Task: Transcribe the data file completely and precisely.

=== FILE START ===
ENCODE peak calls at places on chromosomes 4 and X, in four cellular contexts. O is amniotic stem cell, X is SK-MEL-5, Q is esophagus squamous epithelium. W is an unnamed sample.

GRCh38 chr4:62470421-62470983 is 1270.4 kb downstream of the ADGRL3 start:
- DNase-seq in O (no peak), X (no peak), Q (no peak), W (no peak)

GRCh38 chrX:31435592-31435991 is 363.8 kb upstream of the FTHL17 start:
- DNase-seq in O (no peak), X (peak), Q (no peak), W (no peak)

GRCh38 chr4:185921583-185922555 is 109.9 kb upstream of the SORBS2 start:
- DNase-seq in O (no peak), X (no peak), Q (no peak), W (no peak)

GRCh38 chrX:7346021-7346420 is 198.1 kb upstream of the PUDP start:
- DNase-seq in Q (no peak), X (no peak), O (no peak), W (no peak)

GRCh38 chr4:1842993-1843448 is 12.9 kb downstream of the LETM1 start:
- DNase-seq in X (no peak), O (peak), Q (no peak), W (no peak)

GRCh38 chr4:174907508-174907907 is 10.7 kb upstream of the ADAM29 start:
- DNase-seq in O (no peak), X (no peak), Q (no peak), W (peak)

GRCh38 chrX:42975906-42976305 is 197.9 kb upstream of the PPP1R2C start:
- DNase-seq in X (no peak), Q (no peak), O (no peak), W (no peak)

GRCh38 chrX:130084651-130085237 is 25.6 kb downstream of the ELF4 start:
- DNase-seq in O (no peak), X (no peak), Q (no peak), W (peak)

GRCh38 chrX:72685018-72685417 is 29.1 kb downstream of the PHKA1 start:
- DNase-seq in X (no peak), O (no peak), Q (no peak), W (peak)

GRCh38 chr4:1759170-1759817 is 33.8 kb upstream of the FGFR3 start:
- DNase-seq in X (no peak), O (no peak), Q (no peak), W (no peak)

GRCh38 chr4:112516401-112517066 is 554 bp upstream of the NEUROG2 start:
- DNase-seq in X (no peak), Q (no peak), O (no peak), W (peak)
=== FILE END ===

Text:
ENCODE peak calls at places on chromosomes 4 and X, in four cellular contexts. O is amniotic stem cell, X is SK-MEL-5, Q is esophagus squamous epithelium. W is an unnamed sample.

GRCh38 chr4:62470421-62470983 is 1270.4 kb downstream of the ADGRL3 start:
- DNase-seq in O (no peak), X (no peak), Q (no peak), W (no peak)

GRCh38 chrX:31435592-31435991 is 363.8 kb upstream of the FTHL17 start:
- DNase-seq in O (no peak), X (peak), Q (no peak), W (no peak)

GRCh38 chr4:185921583-185922555 is 109.9 kb upstream of the SORBS2 start:
- DNase-seq in O (no peak), X (no peak), Q (no peak), W (no peak)

GRCh38 chrX:7346021-7346420 is 198.1 kb upstream of the PUDP start:
- DNase-seq in Q (no peak), X (no peak), O (no peak), W (no peak)

GRCh38 chr4:1842993-1843448 is 12.9 kb downstream of the LETM1 start:
- DNase-seq in X (no peak), O (peak), Q (no peak), W (no peak)

GRCh38 chr4:174907508-174907907 is 10.7 kb upstream of the ADAM29 start:
- DNase-seq in O (no peak), X (no peak), Q (no peak), W (peak)

GRCh38 chrX:42975906-42976305 is 197.9 kb upstream of the PPP1R2C start:
- DNase-seq in X (no peak), Q (no peak), O (no peak), W (no peak)

GRCh38 chrX:130084651-130085237 is 25.6 kb downstream of the ELF4 start:
- DNase-seq in O (no peak), X (no peak), Q (no peak), W (peak)

GRCh38 chrX:72685018-72685417 is 29.1 kb downstream of the PHKA1 start:
- DNase-seq in X (no peak), O (no peak), Q (no peak), W (peak)

GRCh38 chr4:1759170-1759817 is 33.8 kb upstream of the FGFR3 start:
- DNase-seq in X (no peak), O (no peak), Q (no peak), W (no peak)

GRCh38 chr4:112516401-112517066 is 554 bp upstream of the NEUROG2 start:
- DNase-seq in X (no peak), Q (no peak), O (no peak), W (peak)